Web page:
Barcelona 4-1 Atletico: Falcao’s opener wakes up Barca

December 16, 2012

The starting line-ups

Atletico started the match excellently, but still lost 4-1…

Tito Vilanova chose Alexis Sanchez rather than David Villa on the left of his attack, and Adriano started rather than Daniel Alves at right-back.

Despite the failure of the 4-4-2 at the Bernabeu, Diego Simeone again selected that system after Atletico’s 6-0 win over Deportivo last week. Miranda replaced Daniel Diaz at the back.

Atletico started the game very nicely, staying compact, pushing up and restricting the number of chances Barcelona created – but eventually crumbled.


There was a strong hint of the Celtic approach against Barcelona from Simeone. Diego Costa dropped off Falcao and tried to pick up Sergio Busquets, while the four midfielders played extremely narrow in the centre of the pitch, allowing Barcelona’s full-backs time on the ball, but trying to deny Andres Iniesta and Lionel Messi space. They played very tight together, so if one of the central midfielders advanced up the pitch to close down (often Mario Suarez on Xavi Hernandez), the other three cut off the passing channels into the front three.

For the first half hour, the approach was extremely effective. Messi was barely noticeable and kept coming deeper than the Atletico midfield – which, considering Atletico were playing high up the pitch, meant he was often operating 40 yards from goal. Barcelona hadn’t managed a single attempt at goal by the time Atletico took the lead.


It took a while for Barcelona to start varying their positioning effectively, shifting around to get away from Atletico’s pressure. The key was Sergio Busquets, whose positioning throughout the game was exemplary – always trying to get away from Costa.  A couple of times he advanced higher up the pitch, allowing Xavi Hernandez to become the deeper midfielder, but more frequently he dropped into the backline to form a back three.

Busquets has frequently done that over the past few years – in fact, the first time Guardiola experimented with a back three was away at Atletico a couple of seasons ago, where Busquets played more as a centre-back than a central midfielder, allowing the full-backs to push higher up and stretch the play. It works excellently against a 4-4-2, and the more Busquets dropped deep and pushed Jordi Alba and Adriano on, the more Barcelona started to play good passing combinations in the final third.

Atletico lead

But first, Atletico had taken the lead. Falcao hit the post early on with perhaps a ‘classic Falcao’ – a header after good movement towards the near post. However, he then became more of a threat with his pace in behind, which is an underrated side of his game. From simple through-balls he had the beating of Barcelona’s back four – first firing wide of the far post, then chipping Victor Valdes for an excellent opener.

This changed Barcelona’s attitude. Until then, their possession play was impressive but lacked penetration – and although Atletico deserve credit for that, Barcelona were playing cautiously; with the situation in the league table, Barcelona had license to take it easy. They were playing ‘defensively’ – which, in Barcelona language, doesn’t involve sitting deep and parking the bus, but instead using possession to slow the tempo and keep the ball in the middle third.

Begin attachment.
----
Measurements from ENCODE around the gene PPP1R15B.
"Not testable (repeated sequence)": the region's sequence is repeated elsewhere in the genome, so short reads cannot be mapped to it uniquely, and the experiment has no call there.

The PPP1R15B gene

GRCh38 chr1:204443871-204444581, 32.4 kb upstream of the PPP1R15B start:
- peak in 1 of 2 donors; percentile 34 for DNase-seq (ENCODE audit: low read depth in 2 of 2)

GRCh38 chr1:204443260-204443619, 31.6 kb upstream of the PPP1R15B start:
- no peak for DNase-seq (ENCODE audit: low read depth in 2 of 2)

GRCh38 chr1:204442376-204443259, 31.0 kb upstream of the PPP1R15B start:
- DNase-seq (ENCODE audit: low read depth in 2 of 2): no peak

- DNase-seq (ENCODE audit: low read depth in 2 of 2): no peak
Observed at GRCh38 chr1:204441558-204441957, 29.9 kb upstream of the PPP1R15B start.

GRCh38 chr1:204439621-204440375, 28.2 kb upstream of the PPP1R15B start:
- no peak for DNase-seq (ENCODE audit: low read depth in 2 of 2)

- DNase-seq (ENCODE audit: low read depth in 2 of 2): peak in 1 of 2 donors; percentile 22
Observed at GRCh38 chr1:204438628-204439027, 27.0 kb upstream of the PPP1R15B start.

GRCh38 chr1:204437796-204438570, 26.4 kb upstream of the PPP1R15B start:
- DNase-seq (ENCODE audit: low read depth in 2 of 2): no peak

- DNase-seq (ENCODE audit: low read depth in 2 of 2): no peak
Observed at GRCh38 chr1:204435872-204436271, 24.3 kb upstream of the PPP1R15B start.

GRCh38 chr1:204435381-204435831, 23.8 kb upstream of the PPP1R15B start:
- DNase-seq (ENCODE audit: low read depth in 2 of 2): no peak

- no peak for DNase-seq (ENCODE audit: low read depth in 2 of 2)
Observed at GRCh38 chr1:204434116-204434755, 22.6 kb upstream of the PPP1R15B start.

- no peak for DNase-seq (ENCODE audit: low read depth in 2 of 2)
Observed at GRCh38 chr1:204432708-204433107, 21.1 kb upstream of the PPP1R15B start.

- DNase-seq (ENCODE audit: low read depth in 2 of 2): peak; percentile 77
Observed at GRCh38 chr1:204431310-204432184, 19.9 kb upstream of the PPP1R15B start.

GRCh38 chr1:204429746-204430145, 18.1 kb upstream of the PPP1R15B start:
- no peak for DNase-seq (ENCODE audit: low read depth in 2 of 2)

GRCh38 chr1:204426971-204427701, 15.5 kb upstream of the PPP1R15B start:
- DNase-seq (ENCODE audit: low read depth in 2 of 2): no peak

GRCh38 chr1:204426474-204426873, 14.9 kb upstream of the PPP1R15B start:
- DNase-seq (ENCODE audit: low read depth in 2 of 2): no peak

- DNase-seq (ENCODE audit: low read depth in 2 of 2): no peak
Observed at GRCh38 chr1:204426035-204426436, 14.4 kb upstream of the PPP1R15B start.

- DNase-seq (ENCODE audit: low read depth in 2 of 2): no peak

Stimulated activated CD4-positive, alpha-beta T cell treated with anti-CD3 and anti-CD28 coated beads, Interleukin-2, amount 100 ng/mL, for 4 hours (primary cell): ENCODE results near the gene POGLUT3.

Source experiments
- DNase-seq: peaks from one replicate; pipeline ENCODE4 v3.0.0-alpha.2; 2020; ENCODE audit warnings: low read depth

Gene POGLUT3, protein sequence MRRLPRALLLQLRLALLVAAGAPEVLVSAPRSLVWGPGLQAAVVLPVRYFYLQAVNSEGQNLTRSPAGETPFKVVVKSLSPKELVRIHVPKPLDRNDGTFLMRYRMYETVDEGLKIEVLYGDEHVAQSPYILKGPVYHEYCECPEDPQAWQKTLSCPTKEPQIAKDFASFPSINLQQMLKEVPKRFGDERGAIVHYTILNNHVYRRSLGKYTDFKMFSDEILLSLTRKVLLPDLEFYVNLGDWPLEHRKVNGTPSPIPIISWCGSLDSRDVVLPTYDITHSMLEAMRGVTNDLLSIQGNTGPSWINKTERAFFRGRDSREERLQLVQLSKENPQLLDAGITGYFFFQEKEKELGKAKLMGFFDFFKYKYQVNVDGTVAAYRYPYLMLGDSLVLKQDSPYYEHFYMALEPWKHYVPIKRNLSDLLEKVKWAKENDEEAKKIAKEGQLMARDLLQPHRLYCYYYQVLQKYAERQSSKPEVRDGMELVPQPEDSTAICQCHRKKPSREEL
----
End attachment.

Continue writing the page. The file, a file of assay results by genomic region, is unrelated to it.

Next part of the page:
Atletico essentially scored too early – Barcelona were suddenly more determined to get the ball into the final third and turned up the pressure. That said, the home side failed to create a clear-cut goalscoring opportunity in the first half – Adriano scored a thumping shot from distance, than Busquets calmly poked home following a corner. The first goal was almost unpreventable, the second involved dodgy defending at a set-piece. Simeone’s approach, at least in open play, was faultless.

Second half

But now Barcelona were in the ascendency, and Atletico’s shape became a little confused. Cata Diaz had to replace the injured Filipe Luis, forcing Juanfran to switch sides, which probably didn’t help the cohesion. Then, when Barcelona continued to dominate possession and Atletico struggled to win possession, Simeone introduced an extra attacker, Adrian Lopez, for Mario Suarez. Koke went into the middle, and Lopez went on the wing – but Messi scored a third almost immediately, and Simeone then made the reverse sub – Costa off, Tiago on, and pretty much back to the original shape.

At 3-1, with an hour gone, the game was over at a disappointingly early stage.


4-1 looks like a thrashing, yet the first goal was long-distance scorcher, the second was from a set-piece and the fourth from an inexplicable defensive mistake. There was much to admire about Atletico – their defensive shape was good, with the four central midfielders playing narrow and the side pushing up and combining a high line with pressure on the ball. Messi had his quietest game for a while – and yet scored twice, yet again.

Atletico also got the attacking part right – they played crosses into the box and exploited the high line, although they might have done more with set-pieces. In all, the approach was spot on – they were simply let down by individual errors and Barcelona’s usual brilliance. Playing a 4-4-1-1, with pace up top and a narrow midfield, has become a decent bet against Barcelona.

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